What an assertion for Eugene to make at the end of his retreat! Quite some trumpet-blowing! We are the best!
I re-read our Rule during my annual retreat, in a profound spirit of recollection, and I remained convinced that we are, of all men, the least worthy of heaven’s favors, if we are not penetrated with a gratitude that would inspire us to the point of heroism for the favor that God has done us. There is nothing on earth higher than our vocation. Amongst religious. some are called to one good work, others to another; some are destined, be it indirectly, to the same end as ourselves.
There is nothing swollen-headed about this, however, because our vocation is exactly the same as the vocation of Jesus when he began his public ministry:
But for us, our principal end, I would almost say our only end, is the self-same end that Jesus Christ proposed to himself on coming into the world, the self-same end that he gave to the Apostles, to whom, without any doubt, he taught the most perfect way. And so our humble society knows no other founder than Jesus Christ, who spoke through the mouth of his Vicar [ed. The Pope who gave approbation to the Oblates, and who recognized the God-given charism of their origins], and no other Fathers than the Apostles. It is stated unmistakably. Let me delineate some of the features that emerge of the image of high perfection required of us by our Rules.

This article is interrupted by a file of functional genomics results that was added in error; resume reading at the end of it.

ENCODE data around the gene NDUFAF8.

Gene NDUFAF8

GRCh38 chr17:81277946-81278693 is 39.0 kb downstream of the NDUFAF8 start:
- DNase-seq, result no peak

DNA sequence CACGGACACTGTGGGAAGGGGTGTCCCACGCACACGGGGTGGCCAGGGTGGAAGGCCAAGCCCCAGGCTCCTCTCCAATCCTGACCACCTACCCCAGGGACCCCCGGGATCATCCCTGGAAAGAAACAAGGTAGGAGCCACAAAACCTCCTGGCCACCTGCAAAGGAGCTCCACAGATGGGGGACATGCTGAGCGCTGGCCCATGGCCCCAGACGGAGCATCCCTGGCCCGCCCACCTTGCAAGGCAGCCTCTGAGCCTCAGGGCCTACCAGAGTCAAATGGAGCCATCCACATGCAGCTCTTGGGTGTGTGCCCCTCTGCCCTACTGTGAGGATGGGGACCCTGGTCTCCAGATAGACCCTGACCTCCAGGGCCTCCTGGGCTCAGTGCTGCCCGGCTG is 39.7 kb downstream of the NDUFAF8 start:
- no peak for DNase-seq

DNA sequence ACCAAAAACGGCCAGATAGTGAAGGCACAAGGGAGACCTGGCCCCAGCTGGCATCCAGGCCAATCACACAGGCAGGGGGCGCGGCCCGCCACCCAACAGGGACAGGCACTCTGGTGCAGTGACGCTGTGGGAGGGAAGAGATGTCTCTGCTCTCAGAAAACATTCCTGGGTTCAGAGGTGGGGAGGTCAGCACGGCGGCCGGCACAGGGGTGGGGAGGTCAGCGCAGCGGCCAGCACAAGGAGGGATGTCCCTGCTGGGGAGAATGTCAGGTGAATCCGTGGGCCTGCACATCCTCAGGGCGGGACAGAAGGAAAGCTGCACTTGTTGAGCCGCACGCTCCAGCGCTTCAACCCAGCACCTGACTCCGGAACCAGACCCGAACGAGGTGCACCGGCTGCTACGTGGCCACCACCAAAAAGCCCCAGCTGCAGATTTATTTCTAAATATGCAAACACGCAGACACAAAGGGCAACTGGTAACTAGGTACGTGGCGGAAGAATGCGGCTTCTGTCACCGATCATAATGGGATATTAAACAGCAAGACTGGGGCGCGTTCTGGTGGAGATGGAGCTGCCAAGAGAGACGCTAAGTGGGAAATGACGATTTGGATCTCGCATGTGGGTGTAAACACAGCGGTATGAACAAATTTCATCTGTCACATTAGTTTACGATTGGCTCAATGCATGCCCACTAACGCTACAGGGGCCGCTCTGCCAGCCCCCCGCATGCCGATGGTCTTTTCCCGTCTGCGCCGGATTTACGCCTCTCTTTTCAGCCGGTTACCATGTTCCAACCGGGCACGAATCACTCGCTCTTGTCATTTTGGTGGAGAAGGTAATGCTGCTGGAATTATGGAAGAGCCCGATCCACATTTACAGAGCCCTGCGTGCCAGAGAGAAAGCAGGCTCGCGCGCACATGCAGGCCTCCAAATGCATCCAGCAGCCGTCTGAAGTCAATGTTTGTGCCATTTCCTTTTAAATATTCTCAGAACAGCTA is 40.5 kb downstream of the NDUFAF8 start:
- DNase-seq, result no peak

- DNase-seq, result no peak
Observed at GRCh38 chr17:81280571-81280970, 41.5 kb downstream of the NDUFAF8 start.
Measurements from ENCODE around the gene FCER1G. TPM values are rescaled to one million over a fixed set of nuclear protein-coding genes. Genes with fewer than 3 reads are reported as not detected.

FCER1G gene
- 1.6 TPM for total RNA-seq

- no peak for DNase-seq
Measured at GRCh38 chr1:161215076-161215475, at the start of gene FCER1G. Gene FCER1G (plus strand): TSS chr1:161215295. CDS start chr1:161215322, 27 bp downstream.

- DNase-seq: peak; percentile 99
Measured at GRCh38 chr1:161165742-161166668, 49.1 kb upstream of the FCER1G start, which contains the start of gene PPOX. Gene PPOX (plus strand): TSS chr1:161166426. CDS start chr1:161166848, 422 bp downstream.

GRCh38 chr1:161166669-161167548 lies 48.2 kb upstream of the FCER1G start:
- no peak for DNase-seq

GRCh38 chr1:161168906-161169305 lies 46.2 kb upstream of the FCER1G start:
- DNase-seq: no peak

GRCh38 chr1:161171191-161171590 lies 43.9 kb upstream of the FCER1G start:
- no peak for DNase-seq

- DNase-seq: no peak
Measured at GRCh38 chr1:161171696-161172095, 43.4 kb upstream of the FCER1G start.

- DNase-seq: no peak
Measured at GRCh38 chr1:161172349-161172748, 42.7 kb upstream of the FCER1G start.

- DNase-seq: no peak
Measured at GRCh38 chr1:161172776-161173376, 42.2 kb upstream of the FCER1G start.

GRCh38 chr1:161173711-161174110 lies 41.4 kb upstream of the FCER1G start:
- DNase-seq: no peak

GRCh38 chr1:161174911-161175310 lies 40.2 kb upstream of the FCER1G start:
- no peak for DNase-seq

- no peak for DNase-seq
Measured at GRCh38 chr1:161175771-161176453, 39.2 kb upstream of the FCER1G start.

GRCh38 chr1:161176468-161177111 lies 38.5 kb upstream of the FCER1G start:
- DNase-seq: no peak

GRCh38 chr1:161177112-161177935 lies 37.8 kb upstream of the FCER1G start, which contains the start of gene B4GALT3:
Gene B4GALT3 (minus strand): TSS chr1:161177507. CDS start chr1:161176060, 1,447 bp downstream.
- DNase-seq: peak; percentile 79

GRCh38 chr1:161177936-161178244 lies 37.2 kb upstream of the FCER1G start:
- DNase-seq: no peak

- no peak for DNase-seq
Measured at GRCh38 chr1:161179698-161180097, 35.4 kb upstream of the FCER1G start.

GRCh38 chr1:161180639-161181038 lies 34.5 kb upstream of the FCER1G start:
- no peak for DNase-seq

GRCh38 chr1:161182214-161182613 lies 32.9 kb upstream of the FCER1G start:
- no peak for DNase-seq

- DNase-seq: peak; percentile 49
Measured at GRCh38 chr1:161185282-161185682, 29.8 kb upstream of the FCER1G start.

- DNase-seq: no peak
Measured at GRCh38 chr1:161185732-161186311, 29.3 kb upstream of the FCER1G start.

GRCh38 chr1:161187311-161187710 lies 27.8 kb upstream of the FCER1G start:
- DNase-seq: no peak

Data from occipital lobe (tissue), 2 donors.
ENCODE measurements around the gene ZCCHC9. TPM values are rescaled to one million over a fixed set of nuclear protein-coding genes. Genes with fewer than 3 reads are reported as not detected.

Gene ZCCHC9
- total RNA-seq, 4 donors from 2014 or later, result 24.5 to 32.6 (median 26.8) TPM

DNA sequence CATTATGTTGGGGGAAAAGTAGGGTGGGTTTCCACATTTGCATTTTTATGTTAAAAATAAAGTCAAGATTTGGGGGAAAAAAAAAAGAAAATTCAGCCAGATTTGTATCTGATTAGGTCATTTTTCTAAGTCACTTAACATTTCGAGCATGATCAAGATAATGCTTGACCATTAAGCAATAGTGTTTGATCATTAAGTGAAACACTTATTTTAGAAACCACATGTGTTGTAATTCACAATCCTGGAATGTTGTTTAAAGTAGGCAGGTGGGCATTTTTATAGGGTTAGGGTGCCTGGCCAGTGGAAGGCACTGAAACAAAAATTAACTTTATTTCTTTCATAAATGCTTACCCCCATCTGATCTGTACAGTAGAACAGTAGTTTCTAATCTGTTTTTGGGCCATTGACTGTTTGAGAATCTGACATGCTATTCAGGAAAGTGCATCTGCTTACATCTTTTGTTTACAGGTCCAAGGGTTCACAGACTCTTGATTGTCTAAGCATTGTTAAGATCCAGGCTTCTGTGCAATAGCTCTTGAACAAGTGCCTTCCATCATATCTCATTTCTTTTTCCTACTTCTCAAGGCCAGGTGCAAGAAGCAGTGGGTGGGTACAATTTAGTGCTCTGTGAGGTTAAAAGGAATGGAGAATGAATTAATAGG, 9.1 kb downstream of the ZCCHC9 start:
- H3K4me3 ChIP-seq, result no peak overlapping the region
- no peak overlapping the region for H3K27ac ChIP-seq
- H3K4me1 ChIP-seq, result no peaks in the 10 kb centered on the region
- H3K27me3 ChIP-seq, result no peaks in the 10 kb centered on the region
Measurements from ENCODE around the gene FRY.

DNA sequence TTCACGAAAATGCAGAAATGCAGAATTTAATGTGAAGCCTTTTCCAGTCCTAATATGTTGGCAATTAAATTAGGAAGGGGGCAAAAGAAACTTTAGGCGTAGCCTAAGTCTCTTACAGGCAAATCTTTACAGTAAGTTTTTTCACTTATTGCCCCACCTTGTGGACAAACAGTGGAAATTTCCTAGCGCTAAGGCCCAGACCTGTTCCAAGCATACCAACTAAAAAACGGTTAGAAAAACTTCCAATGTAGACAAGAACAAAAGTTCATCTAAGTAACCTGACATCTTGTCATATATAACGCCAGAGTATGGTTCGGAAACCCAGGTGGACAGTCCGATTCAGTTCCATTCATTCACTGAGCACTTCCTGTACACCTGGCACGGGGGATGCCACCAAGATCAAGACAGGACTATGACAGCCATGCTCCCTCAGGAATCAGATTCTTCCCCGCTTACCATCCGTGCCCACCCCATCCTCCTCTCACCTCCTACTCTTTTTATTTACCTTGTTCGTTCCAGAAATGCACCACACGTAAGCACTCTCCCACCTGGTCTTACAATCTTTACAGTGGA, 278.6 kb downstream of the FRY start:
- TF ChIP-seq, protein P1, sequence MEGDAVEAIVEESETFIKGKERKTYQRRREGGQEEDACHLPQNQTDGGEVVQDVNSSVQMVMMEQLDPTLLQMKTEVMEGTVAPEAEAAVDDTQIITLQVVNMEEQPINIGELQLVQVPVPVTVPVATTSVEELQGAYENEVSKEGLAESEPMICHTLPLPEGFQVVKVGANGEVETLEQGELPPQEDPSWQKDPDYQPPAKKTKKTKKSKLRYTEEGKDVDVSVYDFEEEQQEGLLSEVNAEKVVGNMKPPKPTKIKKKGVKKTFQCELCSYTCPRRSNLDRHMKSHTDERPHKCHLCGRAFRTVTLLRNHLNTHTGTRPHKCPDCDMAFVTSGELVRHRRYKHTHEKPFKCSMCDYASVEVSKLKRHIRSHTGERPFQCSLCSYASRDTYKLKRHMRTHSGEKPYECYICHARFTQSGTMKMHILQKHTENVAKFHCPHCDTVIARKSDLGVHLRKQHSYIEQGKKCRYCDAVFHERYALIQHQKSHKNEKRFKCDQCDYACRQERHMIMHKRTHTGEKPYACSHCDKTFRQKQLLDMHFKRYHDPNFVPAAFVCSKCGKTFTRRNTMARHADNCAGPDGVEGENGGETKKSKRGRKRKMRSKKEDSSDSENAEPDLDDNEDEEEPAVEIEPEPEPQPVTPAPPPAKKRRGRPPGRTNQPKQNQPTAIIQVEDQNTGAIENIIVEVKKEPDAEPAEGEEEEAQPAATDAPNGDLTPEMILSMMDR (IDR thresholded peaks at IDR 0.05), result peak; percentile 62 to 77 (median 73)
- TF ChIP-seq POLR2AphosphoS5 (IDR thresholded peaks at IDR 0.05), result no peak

Letter to Jean Baptiste Mille and to the Fathers and Brothers at Billens, 3 November 1831, EO VIII n 406